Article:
Crypto companies that were partnered with Prime Trust are clearing the air about the safety of customers’ assets following the custodian’s failure. 

Some firms—many of which declare proudly that they are ‘Bitcoin only’—are in worse shape than others. 

“There are still many unknowns, but we intend to fight for our members that have funds locked up with Prime Trust,” tweeted Coinbits, a platform for buying, selling, and automatically saving in Bitcoin on Wednesday.


Prime Trust was placed into receivership on Tuesday by the Nevada Financial Institutions Division due to years-long financial issues that were recently brought to light. Between losing old private keys and misappropriating user assets, the State’s filing indicated that Prime Trust is over $82 million in the hole from fiat liabilities. 

While the company claimed to have a nearly solvent $68 million in digital assets to cover client’s crypto deposits, analysis by Arkham Intelligence indicates that the vast majority of these funds are held in an illiquid token called ‘AUDIO’. Only $7.5 million are held in Bitcoin. 

Nevertheless, Coinbits said Prime Trust “still has enough bitcoin to honor our members’ balances,” and plans to move towards a “no-custody solution” in the future. As of writing, most of the app’s service remains offline.

Meanwhile, Swan Bitcoin, another Bitcoin financial services company, is under fire from Bitcoiners after rapidly withdrawing all assets from Prime Trust weeks in advance of the custodian’s fallout.


All Swan clients’ assets now rest with Fortress, a crypto custodian that happens to be led by Scott Purcell, the same CEO that led Prime Trust until January 2021.

Before moving to Fortress, Purcell was CEO of Prime Trust partner Banq, which recently filed for bankruptcy due to mismanagement under his service, alleged the company earlier this month.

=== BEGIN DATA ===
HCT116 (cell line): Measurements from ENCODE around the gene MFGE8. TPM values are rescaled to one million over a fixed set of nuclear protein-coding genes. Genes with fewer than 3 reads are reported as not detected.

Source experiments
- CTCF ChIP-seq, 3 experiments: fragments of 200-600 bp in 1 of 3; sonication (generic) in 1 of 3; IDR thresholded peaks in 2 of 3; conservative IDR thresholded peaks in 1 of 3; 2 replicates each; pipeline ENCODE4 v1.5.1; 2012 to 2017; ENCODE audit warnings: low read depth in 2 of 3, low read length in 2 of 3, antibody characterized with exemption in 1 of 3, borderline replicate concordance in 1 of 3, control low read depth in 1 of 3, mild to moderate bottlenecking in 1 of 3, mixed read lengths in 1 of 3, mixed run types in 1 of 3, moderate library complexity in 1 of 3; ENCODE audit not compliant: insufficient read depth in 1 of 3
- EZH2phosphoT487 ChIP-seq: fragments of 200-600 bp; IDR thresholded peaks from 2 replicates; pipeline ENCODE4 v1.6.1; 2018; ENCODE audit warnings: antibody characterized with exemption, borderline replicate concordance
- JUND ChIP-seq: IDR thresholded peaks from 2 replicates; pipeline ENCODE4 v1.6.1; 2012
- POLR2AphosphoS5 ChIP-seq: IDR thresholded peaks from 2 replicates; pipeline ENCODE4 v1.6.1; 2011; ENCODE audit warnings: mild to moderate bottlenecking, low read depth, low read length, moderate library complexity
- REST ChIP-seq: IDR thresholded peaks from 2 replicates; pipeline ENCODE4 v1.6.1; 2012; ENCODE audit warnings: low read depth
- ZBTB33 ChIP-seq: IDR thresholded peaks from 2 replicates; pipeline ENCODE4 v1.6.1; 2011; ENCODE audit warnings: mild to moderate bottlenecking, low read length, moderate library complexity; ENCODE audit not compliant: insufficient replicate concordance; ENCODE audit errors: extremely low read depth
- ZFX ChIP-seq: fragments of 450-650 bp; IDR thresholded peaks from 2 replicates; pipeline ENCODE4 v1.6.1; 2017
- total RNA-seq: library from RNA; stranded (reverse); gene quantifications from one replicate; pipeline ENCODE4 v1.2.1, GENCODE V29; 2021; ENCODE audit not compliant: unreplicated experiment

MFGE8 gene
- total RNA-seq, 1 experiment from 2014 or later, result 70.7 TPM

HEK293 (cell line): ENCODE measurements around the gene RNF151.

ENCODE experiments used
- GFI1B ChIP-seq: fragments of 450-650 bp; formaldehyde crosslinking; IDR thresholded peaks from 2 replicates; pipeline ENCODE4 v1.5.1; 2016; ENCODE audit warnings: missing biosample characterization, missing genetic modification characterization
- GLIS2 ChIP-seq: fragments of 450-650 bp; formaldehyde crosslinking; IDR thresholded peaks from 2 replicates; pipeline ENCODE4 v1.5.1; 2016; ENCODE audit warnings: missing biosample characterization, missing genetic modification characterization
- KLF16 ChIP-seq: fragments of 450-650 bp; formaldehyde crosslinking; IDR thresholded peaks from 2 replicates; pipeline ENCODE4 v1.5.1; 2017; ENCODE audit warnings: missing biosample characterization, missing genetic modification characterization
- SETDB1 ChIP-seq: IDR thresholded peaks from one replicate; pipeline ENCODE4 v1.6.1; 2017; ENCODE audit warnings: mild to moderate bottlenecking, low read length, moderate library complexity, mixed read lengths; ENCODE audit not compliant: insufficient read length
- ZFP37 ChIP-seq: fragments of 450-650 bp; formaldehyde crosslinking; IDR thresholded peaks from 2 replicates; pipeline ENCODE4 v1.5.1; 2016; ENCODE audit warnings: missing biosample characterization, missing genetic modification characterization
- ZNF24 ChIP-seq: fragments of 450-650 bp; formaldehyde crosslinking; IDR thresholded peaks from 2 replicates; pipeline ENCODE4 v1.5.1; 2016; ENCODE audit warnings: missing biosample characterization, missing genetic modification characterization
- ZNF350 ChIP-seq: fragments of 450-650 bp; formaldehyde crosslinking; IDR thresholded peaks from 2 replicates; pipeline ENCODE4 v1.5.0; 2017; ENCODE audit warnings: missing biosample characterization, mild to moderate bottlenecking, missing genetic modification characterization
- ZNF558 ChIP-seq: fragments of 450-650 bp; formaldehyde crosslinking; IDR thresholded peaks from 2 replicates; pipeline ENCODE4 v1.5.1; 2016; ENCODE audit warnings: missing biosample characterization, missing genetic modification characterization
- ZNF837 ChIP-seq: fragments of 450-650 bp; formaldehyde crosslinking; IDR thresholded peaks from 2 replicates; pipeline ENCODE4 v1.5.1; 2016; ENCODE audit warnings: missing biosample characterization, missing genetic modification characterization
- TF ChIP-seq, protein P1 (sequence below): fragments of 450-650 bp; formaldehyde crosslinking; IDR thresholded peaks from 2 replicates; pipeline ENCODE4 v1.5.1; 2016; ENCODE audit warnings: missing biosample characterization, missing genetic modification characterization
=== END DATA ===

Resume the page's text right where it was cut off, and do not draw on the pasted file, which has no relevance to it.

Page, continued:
Many suspect that companies like Swan may be subject to clawbacks during Prime Trust’s bankruptcy process, despite withdrawing before its collapse. However, Swan CEO Cory Klippsten claims that wouldn’t be possible due to “a century of trust legal structure precedent.”

“If there were somehow going to be clawbacks (illegal, and contra a century of precedent), Swan would just make our users whole,” added Klippsten.

Klippsten denied that Swan knew Prime Trust was insolvent before withdrawing, saying that the firm had been preparing to migrate away from the custodian for 9 months.

Much like Swan, Bitcoin lightning wallet Strike narrowly escaped Prime Trust with users’ assets intact. However, rather than choosing a new custodian, the firm decided to take asset custody in house, unlocking some new features for users.

When asked why Swan didn’t pursue a similar approach to Strike, Klippsten told Decrypt that he suspects this approach will invite regulatory problems.

“I don't think having the ledger/custody on the broker side is the answer because I expect regulations soon forcing the separation of brokerage and custody, which is required for the rest of the financial industry and is the best legal setup for users,” wrote Klippsten via DM.

In terms of choices for custodians, the CEO said there are few options for “legally segregated, bankruptcy remote” trust accounts for individual users. “Prime Trust plus Fireblocks dominated for 3-4 years, and now all the fintechs have moved to Fortress plus BitGo,” he said.

BitGo originally planned to acquire Prime Trust earlier this month, but later backed out of the deal. 


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